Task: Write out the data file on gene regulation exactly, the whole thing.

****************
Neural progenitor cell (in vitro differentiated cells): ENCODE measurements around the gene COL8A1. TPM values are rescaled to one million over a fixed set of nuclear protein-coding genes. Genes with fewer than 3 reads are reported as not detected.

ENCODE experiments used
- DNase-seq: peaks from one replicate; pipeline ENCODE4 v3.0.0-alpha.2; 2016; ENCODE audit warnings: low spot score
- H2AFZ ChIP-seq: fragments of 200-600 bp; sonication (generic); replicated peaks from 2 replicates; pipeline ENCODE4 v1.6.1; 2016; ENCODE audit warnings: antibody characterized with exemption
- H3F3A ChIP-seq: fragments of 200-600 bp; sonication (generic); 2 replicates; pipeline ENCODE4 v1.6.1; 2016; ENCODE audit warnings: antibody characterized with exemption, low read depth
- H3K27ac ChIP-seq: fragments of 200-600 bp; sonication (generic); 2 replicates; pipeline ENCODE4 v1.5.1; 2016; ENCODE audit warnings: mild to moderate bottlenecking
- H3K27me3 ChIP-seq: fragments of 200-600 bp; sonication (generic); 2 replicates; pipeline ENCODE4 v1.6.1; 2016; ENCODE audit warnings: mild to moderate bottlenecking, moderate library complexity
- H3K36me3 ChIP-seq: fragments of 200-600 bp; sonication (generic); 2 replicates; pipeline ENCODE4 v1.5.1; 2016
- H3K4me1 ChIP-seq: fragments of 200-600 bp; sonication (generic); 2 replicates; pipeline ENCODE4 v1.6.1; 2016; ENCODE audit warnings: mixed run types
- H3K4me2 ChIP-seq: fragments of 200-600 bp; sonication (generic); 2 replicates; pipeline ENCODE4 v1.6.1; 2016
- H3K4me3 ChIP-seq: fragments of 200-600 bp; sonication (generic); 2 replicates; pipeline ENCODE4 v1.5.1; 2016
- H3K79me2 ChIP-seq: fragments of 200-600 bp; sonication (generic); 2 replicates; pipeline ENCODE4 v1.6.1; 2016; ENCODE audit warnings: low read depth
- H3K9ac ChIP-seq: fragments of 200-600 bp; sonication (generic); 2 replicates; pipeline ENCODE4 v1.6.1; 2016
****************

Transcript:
Neural progenitor cell (in vitro differentiated cells): ENCODE measurements around the gene COL8A1. TPM values are rescaled to one million over a fixed set of nuclear protein-coding genes. Genes with fewer than 3 reads are reported as not detected.

ENCODE experiments used
- DNase-seq: peaks from one replicate; pipeline ENCODE4 v3.0.0-alpha.2; 2016; ENCODE audit warnings: low spot score
- H2AFZ ChIP-seq: fragments of 200-600 bp; sonication (generic); replicated peaks from 2 replicates; pipeline ENCODE4 v1.6.1; 2016; ENCODE audit warnings: antibody characterized with exemption
- H3F3A ChIP-seq: fragments of 200-600 bp; sonication (generic); 2 replicates; pipeline ENCODE4 v1.6.1; 2016; ENCODE audit warnings: antibody characterized with exemption, low read depth
- H3K27ac ChIP-seq: fragments of 200-600 bp; sonication (generic); 2 replicates; pipeline ENCODE4 v1.5.1; 2016; ENCODE audit warnings: mild to moderate bottlenecking
- H3K27me3 ChIP-seq: fragments of 200-600 bp; sonication (generic); 2 replicates; pipeline ENCODE4 v1.6.1; 2016; ENCODE audit warnings: mild to moderate bottlenecking, moderate library complexity
- H3K36me3 ChIP-seq: fragments of 200-600 bp; sonication (generic); 2 replicates; pipeline ENCODE4 v1.5.1; 2016
- H3K4me1 ChIP-seq: fragments of 200-600 bp; sonication (generic); 2 replicates; pipeline ENCODE4 v1.6.1; 2016; ENCODE audit warnings: mixed run types
- H3K4me2 ChIP-seq: fragments of 200-600 bp; sonication (generic); 2 replicates; pipeline ENCODE4 v1.6.1; 2016
- H3K4me3 ChIP-seq: fragments of 200-600 bp; sonication (generic); 2 replicates; pipeline ENCODE4 v1.5.1; 2016
- H3K79me2 ChIP-seq: fragments of 200-600 bp; sonication (generic); 2 replicates; pipeline ENCODE4 v1.6.1; 2016; ENCODE audit warnings: low read depth
- H3K9ac ChIP-seq: fragments of 200-600 bp; sonication (generic); 2 replicates; pipeline ENCODE4 v1.6.1; 2016